Chinese steel prices are expected to stabilise as demand softens in the near term and a round of government inspections aims to stop speculation and irregularities, the China Iron and Steel Association (CISA) said on Monday.
Prices in the world's top steel producing country surged in April and have fluctuated this month, driven by robust domestic demand, rising raw material costs and a global easing of liquidity, according to the CISA.
China's steel price index jumped 9.25% to 148.88 by the end of April compared with a month earlier, data compiled by the steel body showed.
CISA said it expected demand to weaken over the coming period as construction activities slow during the rainy season while the autos and home appliances sectors are also entering their off-peak season.
Production levels at steel mills remain high, and growing unwillingness by downstream users such as the shipbuilding industry to keep paying the high prices seen since April is also expected to put downward pressure on prices.
"From the domestic situation, the supply and demand sides of steel products did not show overall or trending changes, steel prices do not have the basis for sustained and substantial increases," CISA said on its official WeChat account.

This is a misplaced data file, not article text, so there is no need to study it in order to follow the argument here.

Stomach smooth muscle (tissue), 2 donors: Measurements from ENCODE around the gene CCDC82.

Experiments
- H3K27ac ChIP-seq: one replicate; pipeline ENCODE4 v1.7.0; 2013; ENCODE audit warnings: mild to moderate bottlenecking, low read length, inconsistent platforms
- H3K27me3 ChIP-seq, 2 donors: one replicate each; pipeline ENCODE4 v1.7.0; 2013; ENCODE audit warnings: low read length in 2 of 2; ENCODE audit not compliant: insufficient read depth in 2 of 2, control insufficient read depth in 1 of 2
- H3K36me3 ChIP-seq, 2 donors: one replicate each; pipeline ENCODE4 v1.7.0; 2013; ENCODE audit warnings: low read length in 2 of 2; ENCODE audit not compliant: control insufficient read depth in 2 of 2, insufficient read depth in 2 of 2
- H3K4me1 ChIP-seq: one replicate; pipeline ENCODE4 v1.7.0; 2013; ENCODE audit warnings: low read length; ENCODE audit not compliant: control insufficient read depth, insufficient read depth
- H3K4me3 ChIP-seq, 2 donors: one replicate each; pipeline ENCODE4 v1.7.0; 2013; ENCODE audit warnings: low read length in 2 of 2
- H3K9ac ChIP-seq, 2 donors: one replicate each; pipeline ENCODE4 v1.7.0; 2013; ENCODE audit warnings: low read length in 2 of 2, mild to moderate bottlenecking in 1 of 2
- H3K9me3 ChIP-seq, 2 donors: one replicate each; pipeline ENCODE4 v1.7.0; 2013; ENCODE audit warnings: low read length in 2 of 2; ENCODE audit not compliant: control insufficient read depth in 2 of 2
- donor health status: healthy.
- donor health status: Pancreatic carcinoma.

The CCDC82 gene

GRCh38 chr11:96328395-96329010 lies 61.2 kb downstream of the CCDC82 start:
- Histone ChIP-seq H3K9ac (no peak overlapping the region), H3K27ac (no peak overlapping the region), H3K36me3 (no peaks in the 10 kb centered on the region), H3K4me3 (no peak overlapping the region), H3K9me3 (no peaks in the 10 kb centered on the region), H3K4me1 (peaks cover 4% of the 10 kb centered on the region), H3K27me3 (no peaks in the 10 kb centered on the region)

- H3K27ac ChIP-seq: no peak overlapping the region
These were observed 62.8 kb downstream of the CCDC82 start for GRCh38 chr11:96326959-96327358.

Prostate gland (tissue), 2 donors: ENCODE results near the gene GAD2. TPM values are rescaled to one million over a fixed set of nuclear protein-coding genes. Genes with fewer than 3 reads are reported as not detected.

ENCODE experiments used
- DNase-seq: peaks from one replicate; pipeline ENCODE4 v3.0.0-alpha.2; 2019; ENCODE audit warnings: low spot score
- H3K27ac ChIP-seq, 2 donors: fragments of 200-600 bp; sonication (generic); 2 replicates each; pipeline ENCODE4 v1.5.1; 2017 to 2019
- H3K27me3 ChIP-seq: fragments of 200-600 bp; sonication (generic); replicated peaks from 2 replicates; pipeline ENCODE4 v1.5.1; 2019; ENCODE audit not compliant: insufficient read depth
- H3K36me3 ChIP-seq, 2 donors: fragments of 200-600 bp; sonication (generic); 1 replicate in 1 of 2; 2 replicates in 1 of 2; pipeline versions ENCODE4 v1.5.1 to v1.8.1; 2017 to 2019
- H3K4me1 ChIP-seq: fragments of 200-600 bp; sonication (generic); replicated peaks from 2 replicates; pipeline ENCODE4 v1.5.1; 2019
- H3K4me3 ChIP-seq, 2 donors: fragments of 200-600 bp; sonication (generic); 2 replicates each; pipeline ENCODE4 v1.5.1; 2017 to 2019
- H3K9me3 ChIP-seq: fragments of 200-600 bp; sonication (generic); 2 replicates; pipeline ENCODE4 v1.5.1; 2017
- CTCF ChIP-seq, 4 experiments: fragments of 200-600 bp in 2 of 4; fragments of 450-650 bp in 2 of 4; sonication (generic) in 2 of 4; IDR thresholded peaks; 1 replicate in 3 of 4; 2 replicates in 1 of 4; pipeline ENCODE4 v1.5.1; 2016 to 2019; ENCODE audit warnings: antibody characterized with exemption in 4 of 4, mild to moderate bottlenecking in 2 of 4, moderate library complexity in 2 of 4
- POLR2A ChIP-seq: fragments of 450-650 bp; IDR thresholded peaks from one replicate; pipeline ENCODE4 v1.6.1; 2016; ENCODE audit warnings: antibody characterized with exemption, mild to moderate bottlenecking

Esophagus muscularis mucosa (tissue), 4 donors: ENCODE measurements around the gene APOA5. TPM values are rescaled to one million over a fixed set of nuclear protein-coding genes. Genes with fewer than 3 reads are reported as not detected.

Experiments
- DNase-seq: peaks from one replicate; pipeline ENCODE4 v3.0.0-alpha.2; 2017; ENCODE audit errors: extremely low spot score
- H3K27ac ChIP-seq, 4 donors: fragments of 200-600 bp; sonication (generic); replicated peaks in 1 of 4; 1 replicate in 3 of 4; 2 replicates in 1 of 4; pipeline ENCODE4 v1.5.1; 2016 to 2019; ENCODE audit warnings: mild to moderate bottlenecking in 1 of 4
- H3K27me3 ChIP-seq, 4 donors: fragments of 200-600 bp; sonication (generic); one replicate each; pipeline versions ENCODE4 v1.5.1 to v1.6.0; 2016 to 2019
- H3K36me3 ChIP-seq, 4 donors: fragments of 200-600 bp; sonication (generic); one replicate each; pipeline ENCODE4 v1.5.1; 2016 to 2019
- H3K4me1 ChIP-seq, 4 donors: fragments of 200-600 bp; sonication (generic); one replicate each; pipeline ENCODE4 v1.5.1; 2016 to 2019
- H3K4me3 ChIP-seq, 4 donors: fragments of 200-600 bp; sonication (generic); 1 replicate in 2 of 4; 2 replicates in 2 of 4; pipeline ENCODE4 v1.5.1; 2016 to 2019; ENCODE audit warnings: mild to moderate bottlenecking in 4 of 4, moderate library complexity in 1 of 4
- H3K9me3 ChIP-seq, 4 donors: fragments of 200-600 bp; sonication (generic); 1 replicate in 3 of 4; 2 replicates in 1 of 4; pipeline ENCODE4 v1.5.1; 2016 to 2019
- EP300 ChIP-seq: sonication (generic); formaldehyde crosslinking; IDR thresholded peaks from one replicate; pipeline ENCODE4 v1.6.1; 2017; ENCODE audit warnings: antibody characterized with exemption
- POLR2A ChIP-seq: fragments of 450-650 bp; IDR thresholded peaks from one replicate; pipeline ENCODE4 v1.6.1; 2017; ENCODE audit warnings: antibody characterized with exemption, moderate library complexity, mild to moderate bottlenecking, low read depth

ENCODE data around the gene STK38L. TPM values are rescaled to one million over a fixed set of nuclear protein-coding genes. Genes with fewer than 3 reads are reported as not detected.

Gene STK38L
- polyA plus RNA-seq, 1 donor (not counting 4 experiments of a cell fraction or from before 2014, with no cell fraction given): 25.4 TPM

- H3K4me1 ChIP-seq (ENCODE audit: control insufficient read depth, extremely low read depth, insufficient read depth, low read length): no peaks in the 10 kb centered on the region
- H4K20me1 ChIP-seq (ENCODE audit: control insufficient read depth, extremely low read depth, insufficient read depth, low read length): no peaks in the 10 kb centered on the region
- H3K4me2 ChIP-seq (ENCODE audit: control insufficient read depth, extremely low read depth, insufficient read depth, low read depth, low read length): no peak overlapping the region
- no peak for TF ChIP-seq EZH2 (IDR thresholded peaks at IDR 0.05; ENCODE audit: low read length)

It also cited a planned government crackdown on market irregularities as a factor in the expected stabilisation of prices. read more
China's market regulators warned industrial metal companies to maintain "normal market order" during talks on Sunday, with the main economic planning body saying that firms "should not collude with each other to manipulate market prices ... hoard goods and drive up prices". read more
China's steel rebar and hot rolled coils futures on the Shanghai Futures Exchange closed down 3.6% and 3.9% respectively on Monday after the announcement from the economic planner. read more
Benchmark iron ore futures plunged 5.2% at 1,064 yuan ($165.48) a tonne at close.
($1 = 6.4297 Chinese yuan renminbi)
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